2 Corinthian 2:12-17 – God Prepares the Way, Not Me

“When I went to Troas to preach the good news about Christ, I found that the Lord had already prepared the way.  But I was worried when I didn’t find my friend Titus there. So I left the other followers and went on to Macedonia.
I am grateful that God always makes it possible for Christ to lead us to victory. God also helps us spread the knowledge about Christ everywhere, and this knowledge is like the smell of perfume.   In fact, God thinks of us as a perfume that brings Christ to everyone. For people who are being saved, this perfume has a sweet smell and leads them to a better life. But for people who are lost, it has a bad smell and leads them to a horrible death.
No one really has what it takes to do this work.  A lot of people try to get rich from preaching God’s message. But we are God’s sincere messengers, and by the power of Christ we speak our message with God as our witness.” (Contemporary English Version)
 
            God is the One who calls people to himself.  God is the powerful sovereign ruler of the universe who prepares the way for people to proclaim the good news of deliverance in the name of Jesus.  God is the Being who dominates the Holy Scripture.  God is the main and principal actor in the unfolding drama of redemption of the Bible.  God is the Great Shepherd who calls, gathers, assures, forgives, teaches, leads, and sends people throughout the ages.  God is the diligent and careful farmer who enables the knowledge of Jesus to spread across the earth and cause a bloom of grace to flower.  God is the divine florist who produces the sweet smell of salvation from the rancid field of relational separation.
            You see, my friend, that unless we capture the vision of a God who orchestrates and animates his self-revealing to others,  you and I will muck around this world trying to live the Christian life in the misguided notion that leading others to Jesus Christ is on our shoulders – that somehow our ability, or lack thereof, determines whether another person is delivered from their brokenness and finds God.
            Oh, my goodness.  Nothing could be further from the truth.  Those who are estranged from God, like vulnerable lost sheep in the world, are called by the shepherd, not us.  We simply go in the enablement of God’s power and blessing to pick up lost sheep and carry them back to the fold.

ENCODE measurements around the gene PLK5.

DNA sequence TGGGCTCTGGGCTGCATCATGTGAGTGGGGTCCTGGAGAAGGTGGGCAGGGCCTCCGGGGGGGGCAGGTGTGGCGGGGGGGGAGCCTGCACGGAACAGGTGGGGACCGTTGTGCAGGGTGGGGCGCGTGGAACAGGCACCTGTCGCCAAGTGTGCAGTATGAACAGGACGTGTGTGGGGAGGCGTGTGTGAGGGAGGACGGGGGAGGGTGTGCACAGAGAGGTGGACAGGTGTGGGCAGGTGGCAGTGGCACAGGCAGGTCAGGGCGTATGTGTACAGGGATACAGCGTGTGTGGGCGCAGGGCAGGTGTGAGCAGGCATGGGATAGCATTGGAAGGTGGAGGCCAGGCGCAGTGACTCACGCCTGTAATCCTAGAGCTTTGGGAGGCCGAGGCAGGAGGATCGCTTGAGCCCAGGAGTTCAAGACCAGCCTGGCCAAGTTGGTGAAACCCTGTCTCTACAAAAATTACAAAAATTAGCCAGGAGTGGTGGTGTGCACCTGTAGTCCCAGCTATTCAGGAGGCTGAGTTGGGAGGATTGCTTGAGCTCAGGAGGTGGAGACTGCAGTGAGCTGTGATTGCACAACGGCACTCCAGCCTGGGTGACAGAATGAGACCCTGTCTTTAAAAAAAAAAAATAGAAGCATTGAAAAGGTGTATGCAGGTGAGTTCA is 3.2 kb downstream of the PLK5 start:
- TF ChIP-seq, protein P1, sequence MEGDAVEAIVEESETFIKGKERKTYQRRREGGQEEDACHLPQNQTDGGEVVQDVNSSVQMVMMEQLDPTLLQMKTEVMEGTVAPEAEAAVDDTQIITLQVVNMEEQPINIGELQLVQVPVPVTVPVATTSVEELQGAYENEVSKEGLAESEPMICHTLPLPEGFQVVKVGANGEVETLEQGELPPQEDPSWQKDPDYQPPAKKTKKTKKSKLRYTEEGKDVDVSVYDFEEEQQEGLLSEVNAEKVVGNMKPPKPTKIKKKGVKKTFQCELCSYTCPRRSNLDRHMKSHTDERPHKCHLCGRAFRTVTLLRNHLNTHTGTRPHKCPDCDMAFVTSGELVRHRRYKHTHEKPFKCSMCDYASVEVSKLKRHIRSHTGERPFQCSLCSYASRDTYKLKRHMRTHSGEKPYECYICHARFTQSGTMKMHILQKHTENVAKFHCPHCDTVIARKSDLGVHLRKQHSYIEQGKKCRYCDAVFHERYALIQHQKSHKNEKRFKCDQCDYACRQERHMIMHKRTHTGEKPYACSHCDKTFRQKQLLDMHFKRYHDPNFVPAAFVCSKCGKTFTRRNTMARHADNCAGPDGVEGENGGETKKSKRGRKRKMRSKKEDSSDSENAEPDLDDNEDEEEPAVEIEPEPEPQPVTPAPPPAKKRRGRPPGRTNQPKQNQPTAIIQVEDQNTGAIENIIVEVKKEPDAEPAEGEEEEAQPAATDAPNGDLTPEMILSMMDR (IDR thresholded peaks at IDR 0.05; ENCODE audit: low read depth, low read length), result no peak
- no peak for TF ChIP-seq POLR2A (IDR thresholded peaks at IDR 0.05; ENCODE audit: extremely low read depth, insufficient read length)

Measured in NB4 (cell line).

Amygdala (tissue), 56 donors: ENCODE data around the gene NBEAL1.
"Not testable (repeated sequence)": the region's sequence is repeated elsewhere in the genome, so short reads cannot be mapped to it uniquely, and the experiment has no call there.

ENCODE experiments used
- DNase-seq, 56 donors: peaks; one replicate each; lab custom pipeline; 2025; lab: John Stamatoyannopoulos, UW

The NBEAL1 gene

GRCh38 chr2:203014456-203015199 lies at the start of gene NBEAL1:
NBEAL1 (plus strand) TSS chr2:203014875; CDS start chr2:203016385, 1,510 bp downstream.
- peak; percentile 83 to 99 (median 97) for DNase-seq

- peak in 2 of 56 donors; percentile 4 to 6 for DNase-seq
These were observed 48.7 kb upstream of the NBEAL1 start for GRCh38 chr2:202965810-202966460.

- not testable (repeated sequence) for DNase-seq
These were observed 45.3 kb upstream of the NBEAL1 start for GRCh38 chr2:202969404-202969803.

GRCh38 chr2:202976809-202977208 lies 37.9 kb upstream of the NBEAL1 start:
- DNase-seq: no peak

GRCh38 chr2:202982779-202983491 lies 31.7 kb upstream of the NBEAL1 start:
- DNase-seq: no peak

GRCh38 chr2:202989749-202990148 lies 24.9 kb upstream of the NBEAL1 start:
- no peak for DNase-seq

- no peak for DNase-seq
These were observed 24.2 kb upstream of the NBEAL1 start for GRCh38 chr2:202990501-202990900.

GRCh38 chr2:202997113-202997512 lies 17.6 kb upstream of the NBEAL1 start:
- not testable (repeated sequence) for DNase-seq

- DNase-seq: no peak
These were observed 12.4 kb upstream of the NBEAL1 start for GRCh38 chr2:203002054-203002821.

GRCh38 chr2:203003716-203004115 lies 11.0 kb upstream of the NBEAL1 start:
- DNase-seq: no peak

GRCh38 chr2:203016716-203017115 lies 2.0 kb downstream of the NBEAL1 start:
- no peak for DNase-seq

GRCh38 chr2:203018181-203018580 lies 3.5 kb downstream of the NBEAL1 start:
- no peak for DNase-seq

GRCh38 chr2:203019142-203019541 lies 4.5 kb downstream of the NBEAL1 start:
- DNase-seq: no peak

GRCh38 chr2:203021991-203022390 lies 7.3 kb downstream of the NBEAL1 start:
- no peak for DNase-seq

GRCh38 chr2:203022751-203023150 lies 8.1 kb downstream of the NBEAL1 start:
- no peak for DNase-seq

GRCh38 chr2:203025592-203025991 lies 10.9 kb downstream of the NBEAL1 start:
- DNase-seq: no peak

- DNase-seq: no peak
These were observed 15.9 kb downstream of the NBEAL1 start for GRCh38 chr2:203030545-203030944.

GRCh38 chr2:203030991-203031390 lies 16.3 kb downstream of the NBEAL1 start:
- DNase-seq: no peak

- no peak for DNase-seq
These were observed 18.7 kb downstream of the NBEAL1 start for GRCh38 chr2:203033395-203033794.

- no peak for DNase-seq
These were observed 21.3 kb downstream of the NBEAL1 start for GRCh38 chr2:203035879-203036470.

You and I are messengers, couriers from God with a life-giving message of forgiveness and deliverance for all whom the Lord calls – and His voice can be heard across the entire world.
We are field-hands who enter the harvest and enjoy the gathering of fresh grain into God’s great storehouse of grace.  You and I did not make anything grow.  God was really behind the planting, the growth, the given rain, and the producing of fruit.  In many ways, we’re just along for the tractor ride.
Many Christians put far too much emphasis on themselves – what they should and could be doing, as if the salvation of others depended on them.  But God is behind every good and beautiful thing in this earth.  Learning to trust his leading and power makes all the difference in a world needing Jesus.

 

Lord God, almighty and everlasting Father, you have brought me to the beginning of this day.  Preserve me with your mighty power that I might be an instrument in your grand orchestra of salvation, blowing the sound of Jesus Christ in melodious sounds of deliverance; with the breath of the Holy Spirit giving the wind.  Amen.

Acts 5:33-42

            People talk about things which are important to them.  Even quiet and introverted individuals will speak at length, barely taking a breath, if you get them on a topic they are passionate about.
            Today’s New Testament lesson has the Apostles speaking incessantly about someone they love to talk about.  In fact, the Apostles (the original disciples of Jesus) talked so much about what they loved that the Jewish ruling council of the time (the Sanhedrin) wanted to shut them up by killing them.  But a wise member of the council saw the foolishness of this and persuaded them against it.  Instead, the council gave the Apostles a thorough whipping, warned them to stop talking all the time, and let them go.
            There is a time to listen, and there is a time to speak.  The Apostles could not keep silent.  They considered their beating an act of solidarity with their Lord Jesus and went right on talking.  The text says: “Every day they spent time in the temple and in one home after another.  They never stopped teaching and telling the good news that Jesus is the Messiah.”